Julie Sinai appointed to Berkeley school board post

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Julie Sinai after the unanimous school board decision to appoint her to the vacant seat. Photo: Lance Knobel

Julie Sinai, former chief of staff to Mayor Tom Bates and now director of local government and community relations at UC Berkeley, was unanimously appointed to a vacant school board seat on Wednesday night. Sinai emerged from a slate of nine candidates in a quick, non-contentious vote by the four sitting members of the Berkeley Unified School District board.

“I’ve been a parent, I’ve been past staff, I’ve been a partner,” Sinai said in her three-minute presentation at the special board meeting. Before her position with Mayor Bates, Sinai had been director of school-linked programs for BUSD. “I’m ready to help get the work done with the board.”

The vacancy was created when board president Leah Wilson resigned in March because of her appointment as Court Executive Officer for the Alameda County Superior Court. Sinai will serve the remainder of Wilson’s term, which expires in November, 2014. 

Board members before the vote emphasized the importance of the appointee being able to “hit the ground running”, with only 18 months left in the term. All mentioned the importance of experience to help a likely new superintendent. (Board president Karen Hemphill said at the close of the meeting that the board had unanimously agreed on Monday to enter contract negotiations with Hayward school superintendent Donald Evans.) Several board members also mentioned the importance of laying the groundwork for a new BUSD parcel tax, likely to be on the ballot in 2016.

“It took me those 18 months to understand all the different parts of the school district,” said board director Beatriz Leyva-Cutler. “We’re going to have a new superintendent. They need a board that works together, that is knowledgable.”

“There’s something to be said for someone who will add to the cohesion of the board,” said board president Karen Hemphill. “One thing that is different is this issue of being able to hit the ground. It takes minimum six months to a year.”

The one different voice on the board was director Josh Daniels, who stressed the importance of having someone on the board with experience as a public school educator. Daniels also mentioned the potential consequences of an appointed board member.

“Incumbency is incredibly powerful in Berkeley,” he said. “Once we appoint someone, you could serve forever, without undergoing the scrutiny we underwent.”

Dan Lindheim (left) and supporters listen to Wednesday night's vote. Photo: Lance Knobel

Dan Lindheim (left) and supporters listen to Wednesday night’s vote. Photo: Lance Knobel

Leyva-Cutler nominated Sinai, and was seconded by director Judy Appel. Daniels nominated Meleah Hall, a teacher in West Contra Costa schools, but his motion failed to receive a second. Daniels then nominated Berkeley High math teacher Peter Bloomsburgh, but that also failed to receive a second. No other candidates were nominated.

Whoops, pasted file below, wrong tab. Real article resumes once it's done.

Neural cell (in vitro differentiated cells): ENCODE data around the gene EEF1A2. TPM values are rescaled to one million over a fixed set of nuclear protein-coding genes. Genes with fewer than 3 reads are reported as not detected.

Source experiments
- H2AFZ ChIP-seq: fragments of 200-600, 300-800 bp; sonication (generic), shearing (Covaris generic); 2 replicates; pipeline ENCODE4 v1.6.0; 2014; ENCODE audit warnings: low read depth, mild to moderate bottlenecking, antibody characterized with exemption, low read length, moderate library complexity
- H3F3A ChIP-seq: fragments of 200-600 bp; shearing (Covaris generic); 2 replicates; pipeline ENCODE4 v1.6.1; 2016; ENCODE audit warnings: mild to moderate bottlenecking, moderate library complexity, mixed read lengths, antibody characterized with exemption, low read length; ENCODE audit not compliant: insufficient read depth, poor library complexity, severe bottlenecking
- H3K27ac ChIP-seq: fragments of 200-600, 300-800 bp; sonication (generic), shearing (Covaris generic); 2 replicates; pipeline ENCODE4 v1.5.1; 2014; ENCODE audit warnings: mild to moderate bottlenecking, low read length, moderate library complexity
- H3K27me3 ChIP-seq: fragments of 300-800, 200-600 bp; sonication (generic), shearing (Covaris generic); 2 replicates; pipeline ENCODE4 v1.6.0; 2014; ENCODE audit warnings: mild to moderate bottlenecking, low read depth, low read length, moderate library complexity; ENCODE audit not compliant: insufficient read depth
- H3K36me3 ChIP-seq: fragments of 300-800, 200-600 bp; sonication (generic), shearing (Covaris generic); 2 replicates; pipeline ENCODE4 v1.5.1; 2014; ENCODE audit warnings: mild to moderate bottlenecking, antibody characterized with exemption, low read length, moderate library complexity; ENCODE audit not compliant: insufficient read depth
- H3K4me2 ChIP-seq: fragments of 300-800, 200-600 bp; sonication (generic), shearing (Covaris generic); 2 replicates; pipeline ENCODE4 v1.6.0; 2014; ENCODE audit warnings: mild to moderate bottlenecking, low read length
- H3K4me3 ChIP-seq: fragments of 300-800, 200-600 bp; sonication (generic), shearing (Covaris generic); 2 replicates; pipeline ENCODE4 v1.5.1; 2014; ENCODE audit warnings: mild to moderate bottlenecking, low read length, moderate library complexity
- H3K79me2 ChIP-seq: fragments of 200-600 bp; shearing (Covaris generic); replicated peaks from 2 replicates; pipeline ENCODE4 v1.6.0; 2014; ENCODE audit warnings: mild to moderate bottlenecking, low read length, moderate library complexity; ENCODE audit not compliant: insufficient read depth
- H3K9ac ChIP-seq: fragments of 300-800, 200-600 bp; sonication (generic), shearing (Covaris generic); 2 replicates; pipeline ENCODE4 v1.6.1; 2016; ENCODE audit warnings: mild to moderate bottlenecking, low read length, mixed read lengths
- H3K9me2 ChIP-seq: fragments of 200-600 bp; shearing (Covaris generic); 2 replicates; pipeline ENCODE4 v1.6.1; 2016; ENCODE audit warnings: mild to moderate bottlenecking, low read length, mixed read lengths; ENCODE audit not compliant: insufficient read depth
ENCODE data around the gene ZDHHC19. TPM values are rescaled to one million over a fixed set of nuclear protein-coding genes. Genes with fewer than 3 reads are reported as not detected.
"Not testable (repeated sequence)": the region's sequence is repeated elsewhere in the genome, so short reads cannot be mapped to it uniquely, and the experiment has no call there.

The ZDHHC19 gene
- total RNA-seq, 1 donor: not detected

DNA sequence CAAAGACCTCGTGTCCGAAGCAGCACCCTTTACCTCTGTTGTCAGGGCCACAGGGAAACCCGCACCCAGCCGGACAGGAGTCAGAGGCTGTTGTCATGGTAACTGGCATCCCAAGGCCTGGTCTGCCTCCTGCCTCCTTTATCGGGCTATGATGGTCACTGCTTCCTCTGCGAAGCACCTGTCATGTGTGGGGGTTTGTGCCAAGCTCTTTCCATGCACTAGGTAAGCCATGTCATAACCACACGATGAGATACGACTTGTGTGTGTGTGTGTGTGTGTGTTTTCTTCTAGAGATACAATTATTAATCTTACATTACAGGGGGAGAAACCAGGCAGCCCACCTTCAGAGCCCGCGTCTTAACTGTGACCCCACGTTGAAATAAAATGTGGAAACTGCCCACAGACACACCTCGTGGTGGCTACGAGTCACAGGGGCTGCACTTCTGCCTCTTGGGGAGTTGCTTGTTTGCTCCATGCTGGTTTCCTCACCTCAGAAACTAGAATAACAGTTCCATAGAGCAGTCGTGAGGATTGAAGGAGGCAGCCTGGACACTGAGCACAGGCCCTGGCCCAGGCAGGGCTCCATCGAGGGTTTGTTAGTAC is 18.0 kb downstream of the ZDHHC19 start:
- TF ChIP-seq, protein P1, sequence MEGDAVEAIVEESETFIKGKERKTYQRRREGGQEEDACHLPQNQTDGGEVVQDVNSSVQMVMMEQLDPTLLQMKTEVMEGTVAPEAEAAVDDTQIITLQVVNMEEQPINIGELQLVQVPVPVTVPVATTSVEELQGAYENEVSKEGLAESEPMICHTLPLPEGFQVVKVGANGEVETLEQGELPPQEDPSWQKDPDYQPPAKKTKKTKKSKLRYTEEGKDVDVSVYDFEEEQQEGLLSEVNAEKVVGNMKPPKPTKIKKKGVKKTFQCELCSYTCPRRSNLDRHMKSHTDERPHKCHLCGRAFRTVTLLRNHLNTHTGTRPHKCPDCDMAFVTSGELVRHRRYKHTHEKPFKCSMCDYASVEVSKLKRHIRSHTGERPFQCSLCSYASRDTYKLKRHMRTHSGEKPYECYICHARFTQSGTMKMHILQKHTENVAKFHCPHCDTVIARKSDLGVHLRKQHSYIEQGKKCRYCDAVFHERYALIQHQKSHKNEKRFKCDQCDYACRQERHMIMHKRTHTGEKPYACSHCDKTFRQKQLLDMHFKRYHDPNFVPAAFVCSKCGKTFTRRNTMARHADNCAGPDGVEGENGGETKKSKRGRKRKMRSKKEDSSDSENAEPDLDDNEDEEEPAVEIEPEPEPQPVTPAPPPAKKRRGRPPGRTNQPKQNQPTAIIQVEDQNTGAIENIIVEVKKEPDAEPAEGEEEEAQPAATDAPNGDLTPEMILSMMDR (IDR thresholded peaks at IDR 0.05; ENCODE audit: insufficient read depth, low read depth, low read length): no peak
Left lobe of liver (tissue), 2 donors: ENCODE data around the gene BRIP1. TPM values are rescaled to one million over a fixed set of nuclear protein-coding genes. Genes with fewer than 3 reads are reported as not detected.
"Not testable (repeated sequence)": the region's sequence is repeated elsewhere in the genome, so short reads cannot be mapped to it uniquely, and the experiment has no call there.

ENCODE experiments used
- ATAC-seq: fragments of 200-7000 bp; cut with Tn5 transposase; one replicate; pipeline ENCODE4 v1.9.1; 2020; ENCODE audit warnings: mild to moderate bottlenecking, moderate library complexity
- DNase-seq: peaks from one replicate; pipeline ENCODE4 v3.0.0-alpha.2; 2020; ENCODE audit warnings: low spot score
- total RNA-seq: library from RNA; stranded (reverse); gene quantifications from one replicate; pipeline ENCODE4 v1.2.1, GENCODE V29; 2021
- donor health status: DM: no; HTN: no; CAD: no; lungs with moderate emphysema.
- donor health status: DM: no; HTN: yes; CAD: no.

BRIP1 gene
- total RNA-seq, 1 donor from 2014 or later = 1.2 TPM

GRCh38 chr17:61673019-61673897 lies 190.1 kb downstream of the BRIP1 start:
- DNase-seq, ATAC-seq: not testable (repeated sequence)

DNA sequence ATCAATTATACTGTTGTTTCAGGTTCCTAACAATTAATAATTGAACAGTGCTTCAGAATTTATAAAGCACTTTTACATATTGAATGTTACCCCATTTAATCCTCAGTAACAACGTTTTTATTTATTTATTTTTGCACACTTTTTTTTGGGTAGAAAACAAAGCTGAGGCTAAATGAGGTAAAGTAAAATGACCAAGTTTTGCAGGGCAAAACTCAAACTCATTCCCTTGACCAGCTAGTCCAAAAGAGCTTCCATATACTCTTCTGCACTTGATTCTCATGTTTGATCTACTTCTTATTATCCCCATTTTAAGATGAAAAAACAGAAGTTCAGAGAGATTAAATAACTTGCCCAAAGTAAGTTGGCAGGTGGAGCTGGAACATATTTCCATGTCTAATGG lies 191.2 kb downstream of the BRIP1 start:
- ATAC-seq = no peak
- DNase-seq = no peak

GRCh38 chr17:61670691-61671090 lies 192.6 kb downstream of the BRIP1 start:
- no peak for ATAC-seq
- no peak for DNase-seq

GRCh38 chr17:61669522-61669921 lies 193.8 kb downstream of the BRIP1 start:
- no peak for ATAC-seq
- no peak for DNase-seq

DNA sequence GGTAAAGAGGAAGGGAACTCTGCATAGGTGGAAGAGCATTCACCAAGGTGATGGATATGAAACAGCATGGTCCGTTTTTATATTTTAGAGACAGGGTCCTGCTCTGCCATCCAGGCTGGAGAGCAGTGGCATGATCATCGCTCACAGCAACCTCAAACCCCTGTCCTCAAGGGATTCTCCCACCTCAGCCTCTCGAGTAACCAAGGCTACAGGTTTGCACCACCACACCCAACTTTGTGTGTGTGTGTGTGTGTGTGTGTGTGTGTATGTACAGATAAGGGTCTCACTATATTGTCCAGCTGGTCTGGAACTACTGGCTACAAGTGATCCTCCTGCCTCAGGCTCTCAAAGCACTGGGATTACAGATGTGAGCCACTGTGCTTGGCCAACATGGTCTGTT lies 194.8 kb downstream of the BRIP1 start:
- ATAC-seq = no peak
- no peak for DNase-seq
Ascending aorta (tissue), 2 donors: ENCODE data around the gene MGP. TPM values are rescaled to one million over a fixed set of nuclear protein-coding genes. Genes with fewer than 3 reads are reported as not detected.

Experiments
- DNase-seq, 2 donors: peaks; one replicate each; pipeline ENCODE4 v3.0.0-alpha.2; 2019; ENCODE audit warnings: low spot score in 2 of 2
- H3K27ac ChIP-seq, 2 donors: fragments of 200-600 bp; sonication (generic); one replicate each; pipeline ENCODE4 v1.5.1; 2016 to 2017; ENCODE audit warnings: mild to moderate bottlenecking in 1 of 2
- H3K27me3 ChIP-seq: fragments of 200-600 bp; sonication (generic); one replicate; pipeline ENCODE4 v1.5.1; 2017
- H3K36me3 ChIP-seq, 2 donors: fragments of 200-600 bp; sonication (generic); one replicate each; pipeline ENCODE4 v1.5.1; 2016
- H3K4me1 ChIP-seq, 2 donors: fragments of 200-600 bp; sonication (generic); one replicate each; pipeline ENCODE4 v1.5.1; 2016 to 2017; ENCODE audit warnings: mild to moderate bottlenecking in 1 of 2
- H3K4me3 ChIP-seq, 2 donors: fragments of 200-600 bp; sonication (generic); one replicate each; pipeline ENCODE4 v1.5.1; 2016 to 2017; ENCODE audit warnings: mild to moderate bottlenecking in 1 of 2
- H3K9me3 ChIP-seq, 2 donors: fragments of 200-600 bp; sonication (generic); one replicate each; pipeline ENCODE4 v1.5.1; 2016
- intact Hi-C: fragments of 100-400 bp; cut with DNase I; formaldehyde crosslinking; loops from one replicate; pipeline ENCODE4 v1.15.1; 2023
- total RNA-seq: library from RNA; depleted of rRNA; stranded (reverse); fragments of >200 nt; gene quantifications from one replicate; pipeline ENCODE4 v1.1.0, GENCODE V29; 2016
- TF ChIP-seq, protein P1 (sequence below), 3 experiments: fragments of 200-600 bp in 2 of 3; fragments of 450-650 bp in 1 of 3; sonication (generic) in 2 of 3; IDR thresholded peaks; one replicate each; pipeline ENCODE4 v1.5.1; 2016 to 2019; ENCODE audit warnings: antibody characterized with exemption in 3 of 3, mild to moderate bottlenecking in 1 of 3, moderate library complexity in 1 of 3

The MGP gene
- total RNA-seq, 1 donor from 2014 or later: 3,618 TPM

The failure of  Dan Lindheim to receive a nomination was surprising after board members emphasized the importance of experience and familiarity with the school district. In addition to his work as Oakland’s top administrator, Lindheim had chaired the BSEP Planning & Oversight Committee for nine years and co-chaired two school parcel tax campaigns.

Once the unanimous vote for Sinai was concluded, board members provided fulsome tributes.

“She has been a stalwart supporter of education in this city for many years,” said Hemphill. “She’s a large part of the reason that Tom Bates is considered the education mayor.”

“I’m excited about the possibility of serving with Julie,” Appel said. “I look at how much we need to know up here and I feel this is not a time for training. We need to move forward.”

Before the vote was taken, board members heard public comment from supporters of the candidates for the vacancy and then presentations from each of the candidates.

Three of the candidates, Sinai, former Oakland City Manager Dan Lindheim, and Berkeley Law professor Ty Alper, had the bulk of supporters who spoke at the meeting. In their individual presentations, candidates generally expressed their support for the priorities of the school district and the current board, particularly the 2020 Vision. There were, however, some criticisms of Berkeley High.

“Berkeley schools lack flexibility, particularly Berkeley High,” said Spencer Klein, senior scientist at Lawrence Berkeley National Laboratory. “This is particularly true of kids who are stuck in a small school that they don’t fit in.”

Klein also felt science education in Berkeley needed improvement.

“I would work to improve science education particularly at the lower levels,” he said. “Gardening and cooking are wonderful things, but they can be learned at home and they should not replace science.”

“While Berkeley schools have served my children well, Berkeley High is not serving all its students well,” said Satish Rao, a professor of computer science at UC Berkeley. Rao drew laughter when he said he trumped Bloomsburgh’s single MIT degree with multiple degrees from MIT.

The most iconoclastic presentation was from Mark Zoldis, an independent financial adviser. Zoldis said the success of Berkeley schools meant there was an increasing number of highly demanding parents, who wanted ever-greater resources and performance.

“It’s sort of like Moneyball in a way,” he said, referring to the book (and subsequent movie) by Berkeley author Michael Lewis. “The Oakland A’s were able to make a pennant run with a very low budget. In a way BUSD has to work in this way.”

Related:
Hayward chief is finalist for BUSD superintendent spot [04.19.13]
Berkeley School Board seeks replacement director [03.29.13]
Berkeley School Board President Leah Wilson resigns [03.18.13]

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  • BUSD Parent